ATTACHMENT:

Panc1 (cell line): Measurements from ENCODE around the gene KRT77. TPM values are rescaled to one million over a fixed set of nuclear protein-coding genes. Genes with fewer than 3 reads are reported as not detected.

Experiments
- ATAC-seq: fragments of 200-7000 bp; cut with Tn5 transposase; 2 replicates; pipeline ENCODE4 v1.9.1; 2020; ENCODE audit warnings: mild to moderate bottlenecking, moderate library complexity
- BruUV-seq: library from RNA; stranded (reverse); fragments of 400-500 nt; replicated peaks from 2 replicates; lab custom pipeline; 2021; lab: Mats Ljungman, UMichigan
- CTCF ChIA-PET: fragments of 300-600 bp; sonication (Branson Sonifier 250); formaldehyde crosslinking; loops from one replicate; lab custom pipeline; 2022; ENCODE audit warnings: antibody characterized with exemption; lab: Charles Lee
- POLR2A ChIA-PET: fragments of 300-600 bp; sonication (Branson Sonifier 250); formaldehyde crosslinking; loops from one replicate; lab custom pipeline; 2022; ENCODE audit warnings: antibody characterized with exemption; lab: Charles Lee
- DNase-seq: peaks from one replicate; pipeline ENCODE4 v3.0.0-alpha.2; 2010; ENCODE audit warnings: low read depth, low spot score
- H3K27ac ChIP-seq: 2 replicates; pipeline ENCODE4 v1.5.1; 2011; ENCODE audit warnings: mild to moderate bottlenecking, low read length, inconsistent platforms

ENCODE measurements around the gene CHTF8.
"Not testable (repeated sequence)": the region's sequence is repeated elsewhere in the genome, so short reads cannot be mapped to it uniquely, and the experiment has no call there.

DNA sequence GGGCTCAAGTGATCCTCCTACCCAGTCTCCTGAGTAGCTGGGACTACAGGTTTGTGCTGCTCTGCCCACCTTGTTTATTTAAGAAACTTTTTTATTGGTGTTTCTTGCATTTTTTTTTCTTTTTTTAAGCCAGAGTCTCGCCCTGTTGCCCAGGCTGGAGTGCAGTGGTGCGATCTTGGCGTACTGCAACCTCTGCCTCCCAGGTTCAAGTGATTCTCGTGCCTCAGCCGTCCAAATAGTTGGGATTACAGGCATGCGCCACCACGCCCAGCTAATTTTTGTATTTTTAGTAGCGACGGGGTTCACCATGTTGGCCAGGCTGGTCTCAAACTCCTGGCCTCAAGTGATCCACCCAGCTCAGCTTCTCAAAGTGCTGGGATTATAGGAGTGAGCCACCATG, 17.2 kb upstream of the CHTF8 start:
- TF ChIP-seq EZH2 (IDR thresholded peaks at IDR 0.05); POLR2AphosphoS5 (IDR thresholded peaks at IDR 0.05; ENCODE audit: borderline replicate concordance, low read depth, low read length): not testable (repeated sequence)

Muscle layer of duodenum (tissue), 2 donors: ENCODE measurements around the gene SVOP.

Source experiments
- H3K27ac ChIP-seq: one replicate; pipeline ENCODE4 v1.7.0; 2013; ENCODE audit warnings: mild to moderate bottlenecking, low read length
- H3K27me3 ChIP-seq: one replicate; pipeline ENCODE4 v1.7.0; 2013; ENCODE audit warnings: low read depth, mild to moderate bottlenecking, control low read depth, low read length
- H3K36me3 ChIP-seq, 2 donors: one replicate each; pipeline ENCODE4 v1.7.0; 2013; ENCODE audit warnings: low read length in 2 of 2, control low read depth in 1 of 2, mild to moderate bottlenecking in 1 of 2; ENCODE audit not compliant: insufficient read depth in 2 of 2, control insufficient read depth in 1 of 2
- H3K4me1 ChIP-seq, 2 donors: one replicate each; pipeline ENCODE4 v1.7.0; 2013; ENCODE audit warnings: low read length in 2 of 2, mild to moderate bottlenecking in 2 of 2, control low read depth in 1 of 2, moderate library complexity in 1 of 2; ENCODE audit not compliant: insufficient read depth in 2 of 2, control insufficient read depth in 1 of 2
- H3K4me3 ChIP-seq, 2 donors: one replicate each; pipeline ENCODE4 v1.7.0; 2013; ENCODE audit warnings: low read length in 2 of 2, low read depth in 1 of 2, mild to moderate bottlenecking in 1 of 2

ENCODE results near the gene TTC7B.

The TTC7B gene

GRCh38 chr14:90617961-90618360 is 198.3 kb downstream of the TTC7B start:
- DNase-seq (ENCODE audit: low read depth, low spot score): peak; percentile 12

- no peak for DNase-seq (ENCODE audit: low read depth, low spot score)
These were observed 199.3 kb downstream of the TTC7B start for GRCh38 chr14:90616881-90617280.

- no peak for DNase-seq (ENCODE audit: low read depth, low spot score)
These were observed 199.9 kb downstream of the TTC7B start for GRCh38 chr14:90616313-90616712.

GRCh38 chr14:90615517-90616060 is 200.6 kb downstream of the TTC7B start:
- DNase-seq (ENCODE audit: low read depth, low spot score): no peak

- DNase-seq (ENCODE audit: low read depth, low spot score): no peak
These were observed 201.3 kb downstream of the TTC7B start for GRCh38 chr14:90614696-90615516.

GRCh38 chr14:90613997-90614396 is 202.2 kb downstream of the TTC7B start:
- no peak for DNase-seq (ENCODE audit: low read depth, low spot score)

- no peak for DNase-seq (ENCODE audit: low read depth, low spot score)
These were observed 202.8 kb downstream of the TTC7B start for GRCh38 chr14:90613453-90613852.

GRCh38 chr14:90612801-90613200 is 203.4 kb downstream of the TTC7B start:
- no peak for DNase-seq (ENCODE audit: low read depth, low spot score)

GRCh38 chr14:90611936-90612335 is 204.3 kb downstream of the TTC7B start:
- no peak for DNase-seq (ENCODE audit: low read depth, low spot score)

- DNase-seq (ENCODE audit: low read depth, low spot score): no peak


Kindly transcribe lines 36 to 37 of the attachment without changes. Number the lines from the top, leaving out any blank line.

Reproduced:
GRCh38 chr14:90612801-90613200 is 203.4 kb downstream of the TTC7B start:
- no peak for DNase-seq (ENCODE audit: low read depth, low spot score)